In prison, the saintly bishop converted many non-believers. No torture could make Blaise give up his faith in Jesus. Thrown into a lake to drown, Blaise stood on the surface and invited his persecutors to walk out and prove the power of their gods; they drowned. When he returned to land, he was beheaded. Now St. Blase is with Jesus forever.

Reflection: Each of us experiences a need of healing in some area of our lives. Today, invite God to come into these places with the comfort of his presence.


Saturday, February 3

Liturgical Color: Green

Today is the optional memorial
of St. Blaisé, bishop and martyr.
St. Blaisé saved a child from
choking. In commemoration, we
have our throats blessed asking
God’s protection against choking
and other problems and
diseases of the throat.

Catholic Culture

Ordinary Time: February 3rd

Optional Memorial of St. Blaise, bishop and martyr; St. Ansgar, bishop


February 03, 2018 (Readings on USCCB website)


Hear, O Lord, the supplications your people make under the patronage of the Martyr Saint Blaise, and grant that they may rejoice in peace in this present life, and find help for life eternal. Through our Lord Jesus Christ, your Son, who lives and reigns with you in the unity of the Holy Spirit, one God, for ever and ever.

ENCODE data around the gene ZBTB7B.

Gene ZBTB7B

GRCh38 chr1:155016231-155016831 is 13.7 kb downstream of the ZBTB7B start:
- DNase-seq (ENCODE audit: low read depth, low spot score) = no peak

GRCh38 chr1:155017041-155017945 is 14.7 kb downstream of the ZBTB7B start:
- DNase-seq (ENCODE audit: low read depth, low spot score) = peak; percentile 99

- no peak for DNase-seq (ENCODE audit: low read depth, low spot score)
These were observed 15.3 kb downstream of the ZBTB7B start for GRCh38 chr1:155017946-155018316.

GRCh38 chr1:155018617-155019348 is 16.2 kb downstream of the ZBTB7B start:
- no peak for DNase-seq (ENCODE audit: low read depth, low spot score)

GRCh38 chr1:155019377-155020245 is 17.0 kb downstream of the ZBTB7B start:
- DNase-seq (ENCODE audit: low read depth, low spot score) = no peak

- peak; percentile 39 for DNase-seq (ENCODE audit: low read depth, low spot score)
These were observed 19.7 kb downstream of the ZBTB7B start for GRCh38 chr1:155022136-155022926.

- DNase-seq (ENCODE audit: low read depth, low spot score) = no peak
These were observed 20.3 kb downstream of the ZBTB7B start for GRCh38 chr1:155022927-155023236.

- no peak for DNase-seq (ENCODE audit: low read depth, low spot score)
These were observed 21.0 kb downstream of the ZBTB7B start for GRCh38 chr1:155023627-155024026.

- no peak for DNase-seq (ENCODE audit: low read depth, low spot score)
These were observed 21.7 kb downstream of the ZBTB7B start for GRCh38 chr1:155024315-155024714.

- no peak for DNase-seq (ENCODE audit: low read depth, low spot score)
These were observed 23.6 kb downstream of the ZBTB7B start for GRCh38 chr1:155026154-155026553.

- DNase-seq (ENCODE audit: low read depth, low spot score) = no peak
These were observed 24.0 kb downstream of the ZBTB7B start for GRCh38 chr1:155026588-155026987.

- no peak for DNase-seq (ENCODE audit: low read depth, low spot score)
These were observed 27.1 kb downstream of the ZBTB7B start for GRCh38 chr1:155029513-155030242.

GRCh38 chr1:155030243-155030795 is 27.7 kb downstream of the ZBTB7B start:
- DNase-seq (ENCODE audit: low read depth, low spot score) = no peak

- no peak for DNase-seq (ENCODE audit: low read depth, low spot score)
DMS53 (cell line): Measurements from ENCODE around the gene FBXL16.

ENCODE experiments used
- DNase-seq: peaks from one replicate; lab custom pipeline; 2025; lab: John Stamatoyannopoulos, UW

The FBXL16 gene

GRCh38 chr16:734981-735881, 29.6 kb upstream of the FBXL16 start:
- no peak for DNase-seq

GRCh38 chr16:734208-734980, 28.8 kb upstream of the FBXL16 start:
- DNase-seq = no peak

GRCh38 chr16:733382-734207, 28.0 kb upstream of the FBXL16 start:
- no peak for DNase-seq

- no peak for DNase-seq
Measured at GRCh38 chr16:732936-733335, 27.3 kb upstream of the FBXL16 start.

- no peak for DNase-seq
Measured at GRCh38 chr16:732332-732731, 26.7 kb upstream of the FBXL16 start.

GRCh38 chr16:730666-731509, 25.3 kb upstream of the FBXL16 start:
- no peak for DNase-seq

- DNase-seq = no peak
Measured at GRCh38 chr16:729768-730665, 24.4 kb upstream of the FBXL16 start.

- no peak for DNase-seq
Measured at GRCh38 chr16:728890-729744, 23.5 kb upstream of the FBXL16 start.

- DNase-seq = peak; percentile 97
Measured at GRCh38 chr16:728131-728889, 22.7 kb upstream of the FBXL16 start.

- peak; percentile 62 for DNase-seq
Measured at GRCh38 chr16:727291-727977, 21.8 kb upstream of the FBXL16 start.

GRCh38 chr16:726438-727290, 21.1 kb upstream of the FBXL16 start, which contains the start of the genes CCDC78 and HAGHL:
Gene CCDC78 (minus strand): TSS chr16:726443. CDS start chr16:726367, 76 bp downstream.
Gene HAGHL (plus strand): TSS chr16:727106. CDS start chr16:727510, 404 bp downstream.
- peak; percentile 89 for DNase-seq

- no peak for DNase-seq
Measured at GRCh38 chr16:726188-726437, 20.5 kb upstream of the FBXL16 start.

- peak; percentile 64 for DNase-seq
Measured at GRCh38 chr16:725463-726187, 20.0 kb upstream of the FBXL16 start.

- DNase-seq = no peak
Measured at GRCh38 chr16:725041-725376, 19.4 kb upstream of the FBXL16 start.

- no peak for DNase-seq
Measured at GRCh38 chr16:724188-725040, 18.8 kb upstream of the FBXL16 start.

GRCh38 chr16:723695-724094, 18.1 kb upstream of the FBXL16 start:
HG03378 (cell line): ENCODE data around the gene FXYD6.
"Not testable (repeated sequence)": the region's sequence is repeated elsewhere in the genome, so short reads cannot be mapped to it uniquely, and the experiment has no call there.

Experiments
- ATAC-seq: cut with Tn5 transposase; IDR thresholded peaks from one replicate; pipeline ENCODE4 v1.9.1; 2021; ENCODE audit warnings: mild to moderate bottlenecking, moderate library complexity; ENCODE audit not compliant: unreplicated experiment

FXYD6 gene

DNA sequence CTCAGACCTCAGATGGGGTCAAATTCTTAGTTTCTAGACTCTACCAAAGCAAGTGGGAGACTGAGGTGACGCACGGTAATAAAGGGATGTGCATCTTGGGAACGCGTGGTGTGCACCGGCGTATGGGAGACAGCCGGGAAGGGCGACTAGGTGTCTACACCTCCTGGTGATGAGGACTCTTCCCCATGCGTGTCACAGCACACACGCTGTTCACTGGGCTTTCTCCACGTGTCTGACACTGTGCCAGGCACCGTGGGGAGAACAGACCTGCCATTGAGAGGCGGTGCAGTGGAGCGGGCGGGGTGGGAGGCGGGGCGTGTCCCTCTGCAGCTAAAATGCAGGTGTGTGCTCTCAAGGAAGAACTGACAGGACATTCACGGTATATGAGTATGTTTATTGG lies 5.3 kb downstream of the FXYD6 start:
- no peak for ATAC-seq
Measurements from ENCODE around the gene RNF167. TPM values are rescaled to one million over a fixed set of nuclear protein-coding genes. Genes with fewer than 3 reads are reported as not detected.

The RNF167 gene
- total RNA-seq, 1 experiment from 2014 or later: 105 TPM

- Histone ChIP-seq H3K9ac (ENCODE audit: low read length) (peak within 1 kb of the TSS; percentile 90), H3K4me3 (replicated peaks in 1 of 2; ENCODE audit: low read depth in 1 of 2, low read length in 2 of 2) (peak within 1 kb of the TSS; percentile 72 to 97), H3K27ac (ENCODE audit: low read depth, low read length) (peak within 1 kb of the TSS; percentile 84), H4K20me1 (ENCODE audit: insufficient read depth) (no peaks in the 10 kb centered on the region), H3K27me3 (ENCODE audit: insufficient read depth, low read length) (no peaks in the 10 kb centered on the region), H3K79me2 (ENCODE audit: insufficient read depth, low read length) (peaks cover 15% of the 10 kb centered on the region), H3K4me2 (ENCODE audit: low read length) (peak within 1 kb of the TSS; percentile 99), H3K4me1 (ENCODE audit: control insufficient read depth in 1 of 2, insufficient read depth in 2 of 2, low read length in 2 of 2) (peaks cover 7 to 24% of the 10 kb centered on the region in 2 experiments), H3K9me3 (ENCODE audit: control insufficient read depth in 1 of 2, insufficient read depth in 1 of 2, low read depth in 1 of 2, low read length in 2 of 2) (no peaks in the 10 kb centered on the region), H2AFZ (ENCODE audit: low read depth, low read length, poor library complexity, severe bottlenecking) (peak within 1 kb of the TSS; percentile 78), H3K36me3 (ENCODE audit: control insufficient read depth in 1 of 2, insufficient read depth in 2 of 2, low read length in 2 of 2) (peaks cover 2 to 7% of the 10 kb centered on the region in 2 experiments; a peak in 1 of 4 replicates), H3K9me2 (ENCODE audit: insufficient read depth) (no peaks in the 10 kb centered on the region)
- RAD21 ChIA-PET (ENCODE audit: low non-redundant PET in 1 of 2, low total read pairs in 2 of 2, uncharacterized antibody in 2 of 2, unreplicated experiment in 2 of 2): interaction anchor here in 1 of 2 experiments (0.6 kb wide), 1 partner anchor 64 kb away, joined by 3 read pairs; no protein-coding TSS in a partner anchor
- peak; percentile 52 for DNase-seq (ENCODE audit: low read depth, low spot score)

O God, who willed to send the Bishop Saint Ansgar to enlighten many peoples, grant us, through is intercession, that we may always walk in the light of your truth. Through our Lord Jesus Christ, your Son, who lives and reigns with you in the unity of the Holy Spirit, one God, for ever and ever.

Recipes (3)


Activities (2)


Prayers (6)

  • Book of Blessings: Blessing of Throats on the Feast of Saint Blaise

  • Prayer to St. Blaise

  • Novena to Our Lady of Lourdes

  • Roman Ritual: Blessing of Candles on the Feast of St. Blaise, Bishop and Martyr

  • Roman Ritual: Blessing of Throats on the Feast of St. Blaise

  • Roman Ritual: Blessing of Bread, Wine, Water, Fruit on the Feast of St. BlaiseOld Calendar: St. Blaise

    St. Blaise enjoyed widespread veneration in the Eastern and Western Churches due to many cures attributed to him. According to tradition, he was Bishop of Sebaste in Armenia and was martyred under Licinius. On this day the Church gives a “Blessing of the Throats” in honor of St. Blaise. From the eighth century he has been invoked on behalf of the sick, especially those afflicted with illnesses of the throat.